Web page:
The role of arbitration generally arises when there is dispute between the two parties on the terms contained in the contract between them and only if they don’t agree to mediate between them. There is a complex network of tribunals set up to deals with maritime issue both at interstate and transnational level. Usually issues which centered around maritime disputes are demurrage (charge payable on the failure to discharge or load the ship within the given stipulated time),deadfreight (amount chargeable on those space  which are booked ,but are not occupied on ships or charter) ,issues of lay days and freights ,damages ,maritime insurance ,forwarding ,reloading and composition contract ,multi-modal transport contracts, contract for repairs, construction or sale of the ships, damage to port facilities, environmental pollution etc.

International maritime disputes are very less in numbers and are ad-hoc in nature which requires both the parties to agree for the procedures. There are considerable numbers of cases every year which deals with the maritime disputes. Increasing trade through shipping between countries further led to a considerable rise in the maritime disputes. Due to the rising number of maritime disputes every year specialized arbitration centre and arbitration law  is developed to tackle all these issues.Nowdays ,parties to the dispute put an ex ante clause in their contract  ,so that in future parties can decide the case by appointing an impartial  arbitrator mutually to solve the commercial maritime dispute between the parties.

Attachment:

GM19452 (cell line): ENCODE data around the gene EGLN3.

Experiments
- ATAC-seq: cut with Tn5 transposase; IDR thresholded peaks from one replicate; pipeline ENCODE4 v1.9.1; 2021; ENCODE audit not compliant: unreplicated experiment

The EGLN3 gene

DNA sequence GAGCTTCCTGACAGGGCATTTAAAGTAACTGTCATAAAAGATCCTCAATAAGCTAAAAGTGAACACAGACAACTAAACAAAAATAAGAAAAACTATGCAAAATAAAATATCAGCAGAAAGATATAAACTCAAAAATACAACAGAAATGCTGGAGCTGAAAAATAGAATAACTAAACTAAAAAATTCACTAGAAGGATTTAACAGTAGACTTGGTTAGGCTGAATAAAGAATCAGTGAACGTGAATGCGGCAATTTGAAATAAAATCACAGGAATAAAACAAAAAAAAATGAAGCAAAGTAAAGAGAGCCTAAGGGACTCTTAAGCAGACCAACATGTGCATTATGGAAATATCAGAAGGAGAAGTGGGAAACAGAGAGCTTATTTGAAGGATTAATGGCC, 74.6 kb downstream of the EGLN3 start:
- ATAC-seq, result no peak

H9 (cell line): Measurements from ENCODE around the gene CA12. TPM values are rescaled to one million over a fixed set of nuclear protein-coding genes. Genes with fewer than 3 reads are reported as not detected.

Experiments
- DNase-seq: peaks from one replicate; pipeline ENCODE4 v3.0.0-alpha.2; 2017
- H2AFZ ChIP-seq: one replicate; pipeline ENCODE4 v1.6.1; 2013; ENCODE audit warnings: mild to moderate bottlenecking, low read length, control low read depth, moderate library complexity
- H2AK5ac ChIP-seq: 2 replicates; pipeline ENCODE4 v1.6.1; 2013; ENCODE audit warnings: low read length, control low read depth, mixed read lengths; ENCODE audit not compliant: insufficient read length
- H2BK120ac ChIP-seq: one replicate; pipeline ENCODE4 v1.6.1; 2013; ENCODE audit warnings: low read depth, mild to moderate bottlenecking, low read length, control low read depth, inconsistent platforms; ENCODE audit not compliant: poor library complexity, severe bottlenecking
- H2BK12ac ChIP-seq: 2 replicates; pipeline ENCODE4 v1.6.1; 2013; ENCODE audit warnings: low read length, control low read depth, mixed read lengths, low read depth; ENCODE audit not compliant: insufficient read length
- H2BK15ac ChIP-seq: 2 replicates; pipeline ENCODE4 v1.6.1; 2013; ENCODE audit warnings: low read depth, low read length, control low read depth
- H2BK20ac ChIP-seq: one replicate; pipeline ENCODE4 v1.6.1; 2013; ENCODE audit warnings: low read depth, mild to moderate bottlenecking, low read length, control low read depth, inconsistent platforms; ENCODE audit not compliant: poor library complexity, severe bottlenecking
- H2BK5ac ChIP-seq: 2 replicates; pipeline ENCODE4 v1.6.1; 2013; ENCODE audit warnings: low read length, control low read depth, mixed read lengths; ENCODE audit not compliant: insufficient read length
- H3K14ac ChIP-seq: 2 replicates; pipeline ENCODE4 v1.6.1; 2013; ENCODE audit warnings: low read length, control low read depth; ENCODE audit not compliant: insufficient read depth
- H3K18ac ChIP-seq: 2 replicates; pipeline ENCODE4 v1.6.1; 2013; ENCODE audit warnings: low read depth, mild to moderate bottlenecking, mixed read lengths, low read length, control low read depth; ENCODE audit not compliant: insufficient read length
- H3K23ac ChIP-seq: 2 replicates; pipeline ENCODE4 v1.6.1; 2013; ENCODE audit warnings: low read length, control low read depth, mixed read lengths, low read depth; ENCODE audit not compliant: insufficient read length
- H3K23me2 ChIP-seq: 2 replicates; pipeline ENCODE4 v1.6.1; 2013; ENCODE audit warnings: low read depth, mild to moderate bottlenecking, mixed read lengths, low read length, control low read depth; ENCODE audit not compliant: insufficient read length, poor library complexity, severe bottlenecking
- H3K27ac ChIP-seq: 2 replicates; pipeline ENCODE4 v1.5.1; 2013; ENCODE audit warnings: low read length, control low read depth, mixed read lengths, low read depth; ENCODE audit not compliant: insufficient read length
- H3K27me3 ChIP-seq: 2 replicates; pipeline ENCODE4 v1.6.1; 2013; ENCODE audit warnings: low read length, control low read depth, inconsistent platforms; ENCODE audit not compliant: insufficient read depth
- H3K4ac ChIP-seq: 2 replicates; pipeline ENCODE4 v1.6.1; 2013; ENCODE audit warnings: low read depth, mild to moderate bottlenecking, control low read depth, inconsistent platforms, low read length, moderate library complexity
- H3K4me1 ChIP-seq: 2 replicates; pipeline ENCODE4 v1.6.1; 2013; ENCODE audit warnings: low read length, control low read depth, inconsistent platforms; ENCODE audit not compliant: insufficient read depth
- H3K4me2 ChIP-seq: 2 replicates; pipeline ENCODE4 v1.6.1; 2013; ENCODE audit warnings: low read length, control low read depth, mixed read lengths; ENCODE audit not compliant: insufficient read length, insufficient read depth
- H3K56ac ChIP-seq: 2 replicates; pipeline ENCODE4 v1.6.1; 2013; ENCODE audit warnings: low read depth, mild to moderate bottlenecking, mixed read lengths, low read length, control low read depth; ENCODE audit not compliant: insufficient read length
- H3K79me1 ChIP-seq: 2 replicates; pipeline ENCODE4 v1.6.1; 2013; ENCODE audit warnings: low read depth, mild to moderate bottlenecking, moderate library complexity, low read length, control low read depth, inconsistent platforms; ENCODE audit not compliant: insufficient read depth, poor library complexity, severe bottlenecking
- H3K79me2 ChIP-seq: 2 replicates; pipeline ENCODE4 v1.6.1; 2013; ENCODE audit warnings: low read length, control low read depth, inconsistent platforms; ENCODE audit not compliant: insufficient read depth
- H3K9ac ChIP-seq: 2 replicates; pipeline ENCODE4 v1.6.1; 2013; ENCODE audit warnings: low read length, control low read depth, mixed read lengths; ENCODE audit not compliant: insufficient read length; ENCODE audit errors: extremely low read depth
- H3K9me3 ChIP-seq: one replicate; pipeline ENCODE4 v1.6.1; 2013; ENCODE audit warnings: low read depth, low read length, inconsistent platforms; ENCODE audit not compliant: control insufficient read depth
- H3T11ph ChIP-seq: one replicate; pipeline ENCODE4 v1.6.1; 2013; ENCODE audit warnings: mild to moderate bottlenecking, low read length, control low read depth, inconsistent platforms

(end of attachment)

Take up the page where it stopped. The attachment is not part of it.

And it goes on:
Types of contracts in maritime disputes

  • Time-Charter Party-It is a contract where a lessor places a ship for the hire to lessee for a specified period. This period is known as hire and disputes are usually arises damage to the ship during this period.
  • Voyage Charter parties-In this contract the owner of the ship provides the ship for the carriage of goods between the specified ports. Disputes generally arise to the certain loss of the ship and during discharging or charging of the ship. One who hires the ship is known as voyage charterer.
  • Contracts of affreightment-In this contract the owner of the ship is oblige to transport a certain quantity of goods over a period of time or to give a space or part of a ship to the charterer for a specific journey or specific time.